Last week my nephew was in town and we thought there was no better activity to do with a four year old boy that loves trains than to take the Adirondack Scenic Railroad. It was a peaceful journey to Saranac Lake, but once boarded to ride back to Lake Placid, I looked outside and informed my nephew that there were some peculiar looking people at the train station.
The sight of these two strangers dressed in trench coats on a hot summer day frightened him a little. As others boarded the train, we were greeted by a suspicious looking man with a red bandana covering his mouth.
The "bandit" came over to us and handed my nephew a "real three dollar bill" just in case he was accused of being a thief. With all the build up to this "Tri-Lakes Bandit Train Robbery," a certain four year old sitting across from me was getting nervous. We were told by the Adirondack Scenic Railroad's website that "once the bandit boards our train, there is plenty of fun and laughter to go around." My nephew was not laughing. It was right around the time that the train stopped in Ray Brook to pick up the "payroll" that the bandit tried to steal, we had to keep telling my nephew that it was only for fun, like a game, that it was all pretend.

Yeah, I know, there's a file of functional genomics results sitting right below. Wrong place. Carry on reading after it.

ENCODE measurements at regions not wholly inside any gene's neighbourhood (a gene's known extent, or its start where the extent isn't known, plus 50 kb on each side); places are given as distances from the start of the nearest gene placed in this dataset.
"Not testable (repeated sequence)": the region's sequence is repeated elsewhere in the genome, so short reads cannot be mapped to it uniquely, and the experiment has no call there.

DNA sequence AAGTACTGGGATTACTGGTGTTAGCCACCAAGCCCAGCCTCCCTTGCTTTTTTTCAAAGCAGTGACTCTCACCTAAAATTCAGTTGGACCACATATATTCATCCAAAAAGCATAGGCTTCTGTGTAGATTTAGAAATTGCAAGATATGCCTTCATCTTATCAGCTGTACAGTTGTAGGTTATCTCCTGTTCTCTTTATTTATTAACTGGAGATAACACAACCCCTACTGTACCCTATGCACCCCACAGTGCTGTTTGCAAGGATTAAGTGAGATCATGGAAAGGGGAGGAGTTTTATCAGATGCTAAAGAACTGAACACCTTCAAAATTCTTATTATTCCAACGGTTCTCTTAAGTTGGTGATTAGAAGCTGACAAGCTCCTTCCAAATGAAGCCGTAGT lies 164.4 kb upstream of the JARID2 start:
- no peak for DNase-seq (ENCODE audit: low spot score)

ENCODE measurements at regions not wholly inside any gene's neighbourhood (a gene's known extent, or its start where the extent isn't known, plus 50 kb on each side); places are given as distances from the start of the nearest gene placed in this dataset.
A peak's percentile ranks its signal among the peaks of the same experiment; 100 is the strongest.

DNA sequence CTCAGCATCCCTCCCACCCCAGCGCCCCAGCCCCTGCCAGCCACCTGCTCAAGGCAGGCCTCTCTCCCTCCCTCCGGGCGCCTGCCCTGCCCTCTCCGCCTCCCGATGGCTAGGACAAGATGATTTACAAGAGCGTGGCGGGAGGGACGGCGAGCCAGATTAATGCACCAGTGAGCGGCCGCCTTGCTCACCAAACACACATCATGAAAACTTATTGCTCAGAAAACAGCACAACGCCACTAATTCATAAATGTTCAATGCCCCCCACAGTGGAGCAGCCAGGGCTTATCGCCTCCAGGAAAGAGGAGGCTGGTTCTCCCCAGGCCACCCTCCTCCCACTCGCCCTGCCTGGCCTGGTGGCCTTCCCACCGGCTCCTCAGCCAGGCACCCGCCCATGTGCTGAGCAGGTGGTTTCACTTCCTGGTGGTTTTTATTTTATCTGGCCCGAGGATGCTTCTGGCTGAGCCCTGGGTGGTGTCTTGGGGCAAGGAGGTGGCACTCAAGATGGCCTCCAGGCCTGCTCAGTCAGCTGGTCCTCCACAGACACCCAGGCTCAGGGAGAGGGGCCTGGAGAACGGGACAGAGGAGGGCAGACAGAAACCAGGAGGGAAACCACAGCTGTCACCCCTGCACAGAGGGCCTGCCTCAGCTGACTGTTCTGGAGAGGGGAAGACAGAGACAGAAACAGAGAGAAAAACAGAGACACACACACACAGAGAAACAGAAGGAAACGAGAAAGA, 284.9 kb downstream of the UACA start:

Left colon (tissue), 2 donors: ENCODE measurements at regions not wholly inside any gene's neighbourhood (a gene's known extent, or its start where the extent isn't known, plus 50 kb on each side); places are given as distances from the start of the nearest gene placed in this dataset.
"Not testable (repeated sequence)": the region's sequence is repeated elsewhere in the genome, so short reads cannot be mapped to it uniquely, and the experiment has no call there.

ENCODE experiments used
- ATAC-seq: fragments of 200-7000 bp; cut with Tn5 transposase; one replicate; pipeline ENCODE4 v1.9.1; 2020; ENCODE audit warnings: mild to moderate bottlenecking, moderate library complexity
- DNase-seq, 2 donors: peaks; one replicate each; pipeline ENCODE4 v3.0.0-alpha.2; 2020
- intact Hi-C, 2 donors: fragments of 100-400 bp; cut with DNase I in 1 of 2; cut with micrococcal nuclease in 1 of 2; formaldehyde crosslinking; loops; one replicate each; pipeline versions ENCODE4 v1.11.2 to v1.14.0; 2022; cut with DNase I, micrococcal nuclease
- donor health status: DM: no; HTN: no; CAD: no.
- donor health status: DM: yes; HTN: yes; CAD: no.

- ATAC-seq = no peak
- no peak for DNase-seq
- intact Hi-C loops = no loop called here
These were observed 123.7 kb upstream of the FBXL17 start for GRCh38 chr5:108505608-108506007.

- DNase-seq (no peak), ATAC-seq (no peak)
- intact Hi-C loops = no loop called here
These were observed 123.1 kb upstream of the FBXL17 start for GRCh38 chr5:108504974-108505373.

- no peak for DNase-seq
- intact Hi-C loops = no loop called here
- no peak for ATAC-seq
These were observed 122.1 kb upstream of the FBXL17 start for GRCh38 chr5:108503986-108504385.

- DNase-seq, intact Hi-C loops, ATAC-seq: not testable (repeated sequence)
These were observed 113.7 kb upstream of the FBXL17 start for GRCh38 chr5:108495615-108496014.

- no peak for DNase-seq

I should mention here that I was probably around the same age when my mother had prepped me on real vs. pretend before seeing the movie Bambi. In the scene when Bambi's mother gets shot, I announced to the crying audience, "IT'S ONLY A MOVIE!"
This kind of steely reaction must run in the family because every time we said robber or bandit, my nephew would say, "They're just people. It's only for pretend. They're just people." As for the "real three dollar bill" he was given, we let him believe it was real, because gullibility also seems to run in the family.